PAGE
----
This umbrella review aimed to determine the effectiveness of exercise interventions, alone or in combination with other interventions, in improving physical function in community-dwelling older people identified as pre-frail or frail.
Exercise is said to have a positive impact on muscle mass and strength which improves physical function and hence is beneficial for the treatment of frailty. Several systematic reviews discuss the effects of exercise interventions on physical function parameters, such as strength, mobility, gait, balance and physical performance, and indicate that multi-component exercise, including resistance, aerobic, balance and flexibility training, appears to be the best way in which to improve physical function parameters in frail older people. However, there is still uncertainty as to which exercise characteristics (type, frequency, intensity, duration and combinations) are the most effective and sustainable over the long-term.
Participants were adults, 60 years or over, living in the community and identified as pre-frail or frail. Quantitative systematic reviews, with or without meta-analysis that examined the effectiveness of exercise interventions of any form, duration, frequency and intensity, alone or in combination with other interventions designed to alter physical function parameters in frail older people, were considered. The quantitative outcome measures were physical function, including muscular strength, gait, balance, mobility and physical performance.
An iterative search strategy for ten bibliometric databases and gray literature was developed. Critical appraisal of seven systematic reviews was conducted independently by two reviewers using a standard Joanna Briggs Institute tool. Data was extracted independently by two reviewers using a standard Joanna Briggs Institute data extraction tool and summarized using a narrative synthesis approach.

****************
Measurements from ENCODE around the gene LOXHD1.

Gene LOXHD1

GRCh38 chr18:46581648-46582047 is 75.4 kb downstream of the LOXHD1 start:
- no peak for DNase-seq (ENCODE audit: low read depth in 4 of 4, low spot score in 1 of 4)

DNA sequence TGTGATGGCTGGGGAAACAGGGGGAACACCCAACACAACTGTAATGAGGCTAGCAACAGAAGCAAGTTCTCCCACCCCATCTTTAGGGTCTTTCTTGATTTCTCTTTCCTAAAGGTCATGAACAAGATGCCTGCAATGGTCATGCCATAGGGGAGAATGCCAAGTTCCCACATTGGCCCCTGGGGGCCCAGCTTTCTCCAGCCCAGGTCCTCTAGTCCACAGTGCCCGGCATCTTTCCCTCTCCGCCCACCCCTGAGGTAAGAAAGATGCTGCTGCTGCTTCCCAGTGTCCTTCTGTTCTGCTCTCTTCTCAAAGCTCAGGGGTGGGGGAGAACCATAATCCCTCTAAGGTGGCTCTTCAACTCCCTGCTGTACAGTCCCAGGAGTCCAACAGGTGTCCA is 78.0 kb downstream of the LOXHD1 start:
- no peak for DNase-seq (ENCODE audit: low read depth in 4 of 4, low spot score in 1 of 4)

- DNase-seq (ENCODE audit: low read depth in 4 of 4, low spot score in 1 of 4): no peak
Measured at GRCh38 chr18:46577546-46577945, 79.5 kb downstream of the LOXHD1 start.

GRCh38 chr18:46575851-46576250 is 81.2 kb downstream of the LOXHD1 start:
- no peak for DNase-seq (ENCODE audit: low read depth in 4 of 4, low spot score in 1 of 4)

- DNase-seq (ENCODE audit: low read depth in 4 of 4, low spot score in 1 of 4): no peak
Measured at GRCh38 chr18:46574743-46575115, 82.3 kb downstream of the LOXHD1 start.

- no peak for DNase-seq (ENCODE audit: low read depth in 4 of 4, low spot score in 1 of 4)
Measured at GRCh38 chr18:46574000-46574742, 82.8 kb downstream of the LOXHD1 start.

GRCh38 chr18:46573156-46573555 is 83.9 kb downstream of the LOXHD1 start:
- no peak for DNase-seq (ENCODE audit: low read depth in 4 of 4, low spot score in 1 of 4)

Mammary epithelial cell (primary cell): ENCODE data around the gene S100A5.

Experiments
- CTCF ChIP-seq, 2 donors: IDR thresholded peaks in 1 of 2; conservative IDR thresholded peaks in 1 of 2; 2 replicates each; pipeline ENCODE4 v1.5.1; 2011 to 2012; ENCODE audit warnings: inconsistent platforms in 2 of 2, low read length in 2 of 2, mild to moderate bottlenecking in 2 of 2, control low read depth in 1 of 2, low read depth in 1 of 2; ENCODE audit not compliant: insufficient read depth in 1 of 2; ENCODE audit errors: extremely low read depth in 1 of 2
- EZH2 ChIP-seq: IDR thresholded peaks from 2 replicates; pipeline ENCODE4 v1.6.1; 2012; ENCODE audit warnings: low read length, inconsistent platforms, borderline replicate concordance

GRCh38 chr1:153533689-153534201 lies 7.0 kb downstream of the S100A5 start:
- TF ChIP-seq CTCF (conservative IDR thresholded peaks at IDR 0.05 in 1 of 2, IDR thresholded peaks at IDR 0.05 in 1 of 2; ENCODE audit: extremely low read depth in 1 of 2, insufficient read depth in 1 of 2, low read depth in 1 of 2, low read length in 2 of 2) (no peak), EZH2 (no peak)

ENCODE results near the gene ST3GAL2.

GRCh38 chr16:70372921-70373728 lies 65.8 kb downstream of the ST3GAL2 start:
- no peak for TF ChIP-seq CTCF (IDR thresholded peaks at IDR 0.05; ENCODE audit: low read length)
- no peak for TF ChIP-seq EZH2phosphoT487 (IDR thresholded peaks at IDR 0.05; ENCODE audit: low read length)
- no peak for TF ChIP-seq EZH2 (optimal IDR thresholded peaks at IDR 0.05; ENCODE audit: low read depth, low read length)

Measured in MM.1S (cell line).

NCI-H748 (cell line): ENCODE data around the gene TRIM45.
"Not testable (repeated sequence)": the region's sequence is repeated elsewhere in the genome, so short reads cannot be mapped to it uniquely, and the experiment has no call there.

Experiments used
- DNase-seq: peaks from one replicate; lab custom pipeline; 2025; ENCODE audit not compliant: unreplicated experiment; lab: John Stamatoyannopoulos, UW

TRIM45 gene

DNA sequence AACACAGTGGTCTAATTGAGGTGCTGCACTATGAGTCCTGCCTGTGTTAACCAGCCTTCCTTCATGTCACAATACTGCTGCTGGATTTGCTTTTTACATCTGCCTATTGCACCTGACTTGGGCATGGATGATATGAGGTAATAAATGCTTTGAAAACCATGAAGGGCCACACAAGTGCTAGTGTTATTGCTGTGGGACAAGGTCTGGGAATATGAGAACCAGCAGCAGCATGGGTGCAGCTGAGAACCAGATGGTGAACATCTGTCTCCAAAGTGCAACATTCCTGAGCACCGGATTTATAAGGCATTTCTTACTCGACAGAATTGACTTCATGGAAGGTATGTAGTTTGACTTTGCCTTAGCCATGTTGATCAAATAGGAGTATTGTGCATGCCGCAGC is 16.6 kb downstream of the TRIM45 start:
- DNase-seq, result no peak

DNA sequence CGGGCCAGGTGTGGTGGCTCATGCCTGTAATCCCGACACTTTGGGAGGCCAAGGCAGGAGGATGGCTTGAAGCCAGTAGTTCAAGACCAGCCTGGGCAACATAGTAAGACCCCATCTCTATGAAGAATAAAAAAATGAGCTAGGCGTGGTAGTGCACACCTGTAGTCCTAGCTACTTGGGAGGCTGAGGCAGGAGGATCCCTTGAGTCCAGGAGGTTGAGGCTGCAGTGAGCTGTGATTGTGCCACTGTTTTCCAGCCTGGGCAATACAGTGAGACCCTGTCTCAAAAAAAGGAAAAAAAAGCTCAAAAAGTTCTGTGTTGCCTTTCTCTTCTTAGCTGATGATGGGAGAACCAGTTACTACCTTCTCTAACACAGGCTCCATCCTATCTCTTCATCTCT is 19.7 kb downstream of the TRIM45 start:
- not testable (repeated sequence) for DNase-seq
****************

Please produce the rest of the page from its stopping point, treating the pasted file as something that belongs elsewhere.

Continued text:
Seven systematic reviews were included in this umbrella review, with a total of 58 relevant randomized controlled trials and 6927 participants. Five systematic reviews examined the effects of exercise only, while two systematic reviews reported on exercise in combination with a nutritional approach, including protein supplementations, as well as fruit and dairy products. The average exercise frequency was 2–3 times per week (mean 3.0 ± 1.5 times per week; range 1–7 weekly) for 10–90 minutes per session (mean of 52.0 ± 16.5 mins) and a total duration of 5–72 weeks with the majority lasting a minimum of 2.5 months (mean 22.7 ± 17.7 weeks). Multi-component exercise interventions can currently be recommended for pre-frail and frail older adults to improve muscular strength, gait speed, balance and physical performance, including resistance, aerobic, balance and flexibility tasks. Resistance training alone also appeared to be beneficial, in particular for improving muscular strength, gait speed and physical performance. Other types of exercise were not sufficiently studied and their effectiveness is yet to be established.
Interventions for pre-frail and frail older adults should include multi-component exercises, including in particular resistance training, as well as aerobic, balance and flexibility tasks. Future research should adopt a consistent definition of frailty and investigate the effects of other types of exercise alone or in combination with nutritional interventions so that more specific recommendations can be made.